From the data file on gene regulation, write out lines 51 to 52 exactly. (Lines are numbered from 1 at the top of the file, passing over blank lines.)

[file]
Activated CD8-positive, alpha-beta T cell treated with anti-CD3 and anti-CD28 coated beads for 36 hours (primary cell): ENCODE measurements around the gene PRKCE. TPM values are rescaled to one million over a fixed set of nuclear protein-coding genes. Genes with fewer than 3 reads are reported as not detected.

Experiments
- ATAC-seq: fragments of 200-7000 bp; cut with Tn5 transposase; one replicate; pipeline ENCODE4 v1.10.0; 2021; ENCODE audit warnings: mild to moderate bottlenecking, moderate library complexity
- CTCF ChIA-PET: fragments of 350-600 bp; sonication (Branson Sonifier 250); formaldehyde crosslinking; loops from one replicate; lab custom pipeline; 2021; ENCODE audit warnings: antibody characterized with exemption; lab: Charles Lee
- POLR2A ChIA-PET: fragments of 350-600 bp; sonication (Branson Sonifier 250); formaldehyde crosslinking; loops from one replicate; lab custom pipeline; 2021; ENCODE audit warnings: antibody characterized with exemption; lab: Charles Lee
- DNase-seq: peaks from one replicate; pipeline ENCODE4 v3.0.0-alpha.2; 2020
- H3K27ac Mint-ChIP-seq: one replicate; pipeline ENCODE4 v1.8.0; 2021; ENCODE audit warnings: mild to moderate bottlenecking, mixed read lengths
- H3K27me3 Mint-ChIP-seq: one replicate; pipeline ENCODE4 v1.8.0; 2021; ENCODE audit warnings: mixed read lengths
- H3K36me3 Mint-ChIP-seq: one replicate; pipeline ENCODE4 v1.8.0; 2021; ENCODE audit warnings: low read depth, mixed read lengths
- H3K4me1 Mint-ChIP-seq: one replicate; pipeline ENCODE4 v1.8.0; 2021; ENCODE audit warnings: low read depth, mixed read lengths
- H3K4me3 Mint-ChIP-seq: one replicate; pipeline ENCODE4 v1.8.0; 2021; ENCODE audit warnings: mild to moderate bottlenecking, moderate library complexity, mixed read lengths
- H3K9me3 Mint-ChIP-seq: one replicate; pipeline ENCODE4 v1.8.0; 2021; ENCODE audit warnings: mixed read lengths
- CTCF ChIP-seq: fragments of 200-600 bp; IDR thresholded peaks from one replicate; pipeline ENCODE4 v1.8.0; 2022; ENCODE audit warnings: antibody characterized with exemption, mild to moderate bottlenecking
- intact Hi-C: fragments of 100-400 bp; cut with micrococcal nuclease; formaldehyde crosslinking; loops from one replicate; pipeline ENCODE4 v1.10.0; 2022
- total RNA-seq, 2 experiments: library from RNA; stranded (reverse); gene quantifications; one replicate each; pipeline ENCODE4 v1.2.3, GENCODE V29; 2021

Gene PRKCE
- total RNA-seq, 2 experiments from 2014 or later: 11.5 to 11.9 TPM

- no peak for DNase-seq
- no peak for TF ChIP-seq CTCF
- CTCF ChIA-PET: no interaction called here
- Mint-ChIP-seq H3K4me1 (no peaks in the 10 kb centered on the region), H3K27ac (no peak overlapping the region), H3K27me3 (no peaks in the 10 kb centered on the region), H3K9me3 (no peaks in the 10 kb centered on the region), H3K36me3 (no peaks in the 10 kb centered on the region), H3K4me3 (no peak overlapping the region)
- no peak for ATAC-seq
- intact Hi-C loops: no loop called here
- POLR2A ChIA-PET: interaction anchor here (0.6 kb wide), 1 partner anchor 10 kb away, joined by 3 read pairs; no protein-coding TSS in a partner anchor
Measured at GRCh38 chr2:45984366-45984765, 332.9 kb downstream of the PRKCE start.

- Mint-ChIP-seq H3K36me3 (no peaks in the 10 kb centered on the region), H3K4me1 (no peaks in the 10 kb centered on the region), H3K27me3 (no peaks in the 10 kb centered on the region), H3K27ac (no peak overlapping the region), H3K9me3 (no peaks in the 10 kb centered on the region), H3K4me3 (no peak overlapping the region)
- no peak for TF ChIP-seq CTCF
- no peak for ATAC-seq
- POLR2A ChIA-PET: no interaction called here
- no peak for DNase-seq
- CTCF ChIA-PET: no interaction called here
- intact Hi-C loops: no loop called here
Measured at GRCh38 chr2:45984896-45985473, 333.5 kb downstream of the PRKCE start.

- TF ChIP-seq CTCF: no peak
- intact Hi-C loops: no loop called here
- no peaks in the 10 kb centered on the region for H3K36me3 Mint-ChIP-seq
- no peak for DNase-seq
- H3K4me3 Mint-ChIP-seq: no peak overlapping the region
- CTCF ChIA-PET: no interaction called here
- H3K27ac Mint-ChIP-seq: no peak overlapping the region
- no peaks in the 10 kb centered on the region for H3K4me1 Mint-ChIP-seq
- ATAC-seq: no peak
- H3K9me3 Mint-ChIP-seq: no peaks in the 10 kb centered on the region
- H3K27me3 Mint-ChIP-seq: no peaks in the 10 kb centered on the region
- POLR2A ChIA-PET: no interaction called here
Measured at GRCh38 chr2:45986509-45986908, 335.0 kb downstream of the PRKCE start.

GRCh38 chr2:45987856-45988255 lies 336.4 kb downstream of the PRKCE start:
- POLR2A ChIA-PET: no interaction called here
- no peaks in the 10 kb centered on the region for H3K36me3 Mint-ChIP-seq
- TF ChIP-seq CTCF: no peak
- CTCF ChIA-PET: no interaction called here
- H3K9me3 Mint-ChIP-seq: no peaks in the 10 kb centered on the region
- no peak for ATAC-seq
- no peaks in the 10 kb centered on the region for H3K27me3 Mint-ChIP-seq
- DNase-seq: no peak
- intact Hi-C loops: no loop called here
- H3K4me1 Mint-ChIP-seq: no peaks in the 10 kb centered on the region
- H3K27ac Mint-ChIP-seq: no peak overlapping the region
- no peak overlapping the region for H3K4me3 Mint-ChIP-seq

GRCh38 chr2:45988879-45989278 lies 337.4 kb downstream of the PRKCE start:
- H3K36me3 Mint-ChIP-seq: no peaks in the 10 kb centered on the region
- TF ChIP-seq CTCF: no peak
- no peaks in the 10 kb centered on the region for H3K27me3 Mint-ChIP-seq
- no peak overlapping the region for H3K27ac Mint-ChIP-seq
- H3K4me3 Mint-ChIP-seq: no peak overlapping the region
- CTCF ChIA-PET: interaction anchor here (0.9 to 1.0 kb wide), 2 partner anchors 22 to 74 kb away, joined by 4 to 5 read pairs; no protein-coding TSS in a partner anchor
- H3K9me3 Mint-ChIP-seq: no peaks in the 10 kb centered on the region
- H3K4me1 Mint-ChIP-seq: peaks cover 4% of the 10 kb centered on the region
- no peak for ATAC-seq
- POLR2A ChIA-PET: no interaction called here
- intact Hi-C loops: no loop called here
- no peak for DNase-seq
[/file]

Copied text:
- CTCF ChIA-PET: no interaction called here
- H3K9me3 Mint-ChIP-seq: no peaks in the 10 kb centered on the region